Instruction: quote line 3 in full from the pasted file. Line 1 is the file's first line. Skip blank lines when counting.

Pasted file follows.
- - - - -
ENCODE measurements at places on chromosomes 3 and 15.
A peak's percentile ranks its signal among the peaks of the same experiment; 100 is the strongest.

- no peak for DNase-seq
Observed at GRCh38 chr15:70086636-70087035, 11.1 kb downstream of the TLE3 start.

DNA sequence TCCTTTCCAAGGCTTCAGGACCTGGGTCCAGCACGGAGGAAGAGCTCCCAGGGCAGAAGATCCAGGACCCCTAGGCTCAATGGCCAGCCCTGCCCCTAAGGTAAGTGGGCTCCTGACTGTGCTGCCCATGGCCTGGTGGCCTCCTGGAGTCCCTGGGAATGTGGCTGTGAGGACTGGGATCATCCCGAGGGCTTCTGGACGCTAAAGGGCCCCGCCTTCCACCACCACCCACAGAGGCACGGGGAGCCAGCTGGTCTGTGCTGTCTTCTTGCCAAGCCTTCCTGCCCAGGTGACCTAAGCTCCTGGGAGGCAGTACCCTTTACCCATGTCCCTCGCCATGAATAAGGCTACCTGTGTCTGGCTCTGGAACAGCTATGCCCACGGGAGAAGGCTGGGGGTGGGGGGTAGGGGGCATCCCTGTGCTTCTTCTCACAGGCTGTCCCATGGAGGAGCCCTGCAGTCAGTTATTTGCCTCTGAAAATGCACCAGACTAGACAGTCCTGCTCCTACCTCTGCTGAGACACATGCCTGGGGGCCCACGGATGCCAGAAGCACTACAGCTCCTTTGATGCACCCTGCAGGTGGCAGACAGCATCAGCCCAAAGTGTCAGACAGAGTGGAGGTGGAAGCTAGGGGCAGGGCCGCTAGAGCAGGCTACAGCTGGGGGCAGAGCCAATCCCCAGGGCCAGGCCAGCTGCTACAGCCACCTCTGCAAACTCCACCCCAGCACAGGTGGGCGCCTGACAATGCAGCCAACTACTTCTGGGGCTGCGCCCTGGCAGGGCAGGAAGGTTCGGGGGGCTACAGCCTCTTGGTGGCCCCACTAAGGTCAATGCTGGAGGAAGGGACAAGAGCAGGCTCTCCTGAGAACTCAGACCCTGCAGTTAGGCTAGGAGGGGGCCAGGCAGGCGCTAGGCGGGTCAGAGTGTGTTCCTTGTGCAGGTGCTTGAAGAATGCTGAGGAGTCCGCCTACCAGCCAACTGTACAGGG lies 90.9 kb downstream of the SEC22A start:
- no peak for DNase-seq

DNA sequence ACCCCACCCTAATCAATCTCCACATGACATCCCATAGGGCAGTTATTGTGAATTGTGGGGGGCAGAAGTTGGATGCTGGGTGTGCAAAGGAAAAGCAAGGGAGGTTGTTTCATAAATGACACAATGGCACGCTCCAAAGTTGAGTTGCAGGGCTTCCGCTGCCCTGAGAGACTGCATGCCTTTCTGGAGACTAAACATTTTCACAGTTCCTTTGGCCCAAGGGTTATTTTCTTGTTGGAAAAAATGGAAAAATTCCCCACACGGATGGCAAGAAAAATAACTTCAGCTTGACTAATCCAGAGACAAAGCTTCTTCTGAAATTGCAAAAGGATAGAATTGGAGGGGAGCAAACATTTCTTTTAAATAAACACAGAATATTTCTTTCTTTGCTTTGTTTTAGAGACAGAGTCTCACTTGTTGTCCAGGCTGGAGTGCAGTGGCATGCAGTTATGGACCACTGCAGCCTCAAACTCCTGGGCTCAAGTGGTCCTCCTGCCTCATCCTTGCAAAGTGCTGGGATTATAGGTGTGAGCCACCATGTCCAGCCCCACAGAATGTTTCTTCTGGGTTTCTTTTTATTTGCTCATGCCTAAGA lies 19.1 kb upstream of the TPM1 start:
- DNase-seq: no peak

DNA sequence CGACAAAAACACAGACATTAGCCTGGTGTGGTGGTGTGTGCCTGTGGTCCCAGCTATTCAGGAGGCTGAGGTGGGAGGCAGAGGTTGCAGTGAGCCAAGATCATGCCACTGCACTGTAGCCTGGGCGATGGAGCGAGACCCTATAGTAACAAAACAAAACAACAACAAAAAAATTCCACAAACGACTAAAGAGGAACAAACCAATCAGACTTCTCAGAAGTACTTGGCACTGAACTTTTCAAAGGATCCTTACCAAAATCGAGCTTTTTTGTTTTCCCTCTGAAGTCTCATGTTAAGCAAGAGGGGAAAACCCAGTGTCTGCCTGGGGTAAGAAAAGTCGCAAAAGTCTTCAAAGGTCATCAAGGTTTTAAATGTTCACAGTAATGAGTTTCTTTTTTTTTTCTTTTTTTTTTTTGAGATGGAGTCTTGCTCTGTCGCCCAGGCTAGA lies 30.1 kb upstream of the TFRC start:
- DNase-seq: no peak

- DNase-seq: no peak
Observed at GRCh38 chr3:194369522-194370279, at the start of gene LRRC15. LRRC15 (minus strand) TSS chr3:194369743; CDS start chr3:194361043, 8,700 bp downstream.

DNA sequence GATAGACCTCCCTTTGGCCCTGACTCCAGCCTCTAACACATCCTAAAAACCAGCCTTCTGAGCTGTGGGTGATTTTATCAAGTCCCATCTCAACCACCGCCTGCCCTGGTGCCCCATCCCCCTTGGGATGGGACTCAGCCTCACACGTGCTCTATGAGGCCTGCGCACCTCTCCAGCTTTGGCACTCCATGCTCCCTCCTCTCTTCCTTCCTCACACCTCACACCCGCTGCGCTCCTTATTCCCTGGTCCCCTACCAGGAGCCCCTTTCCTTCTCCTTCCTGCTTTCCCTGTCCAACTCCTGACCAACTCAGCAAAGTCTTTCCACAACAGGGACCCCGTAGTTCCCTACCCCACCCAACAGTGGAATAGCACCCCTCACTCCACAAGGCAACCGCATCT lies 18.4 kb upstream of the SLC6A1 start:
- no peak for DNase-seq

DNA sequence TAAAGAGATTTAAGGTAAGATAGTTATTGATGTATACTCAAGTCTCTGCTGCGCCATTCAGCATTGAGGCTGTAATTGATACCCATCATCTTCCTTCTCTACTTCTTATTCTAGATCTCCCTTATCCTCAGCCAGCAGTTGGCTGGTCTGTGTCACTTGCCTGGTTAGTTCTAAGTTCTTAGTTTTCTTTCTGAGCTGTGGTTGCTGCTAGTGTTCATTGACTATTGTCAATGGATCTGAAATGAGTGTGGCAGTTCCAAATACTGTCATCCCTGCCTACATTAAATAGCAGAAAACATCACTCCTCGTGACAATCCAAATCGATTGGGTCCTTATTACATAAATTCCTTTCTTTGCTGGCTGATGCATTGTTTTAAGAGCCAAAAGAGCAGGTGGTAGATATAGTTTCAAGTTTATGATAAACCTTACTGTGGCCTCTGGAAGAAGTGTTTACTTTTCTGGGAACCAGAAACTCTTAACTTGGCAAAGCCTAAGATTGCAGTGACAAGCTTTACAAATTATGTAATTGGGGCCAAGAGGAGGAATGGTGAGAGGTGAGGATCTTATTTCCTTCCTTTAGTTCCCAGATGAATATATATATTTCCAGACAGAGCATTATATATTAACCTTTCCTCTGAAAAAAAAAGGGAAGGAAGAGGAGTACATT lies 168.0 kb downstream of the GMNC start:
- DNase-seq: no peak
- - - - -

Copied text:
- no peak for DNase-seq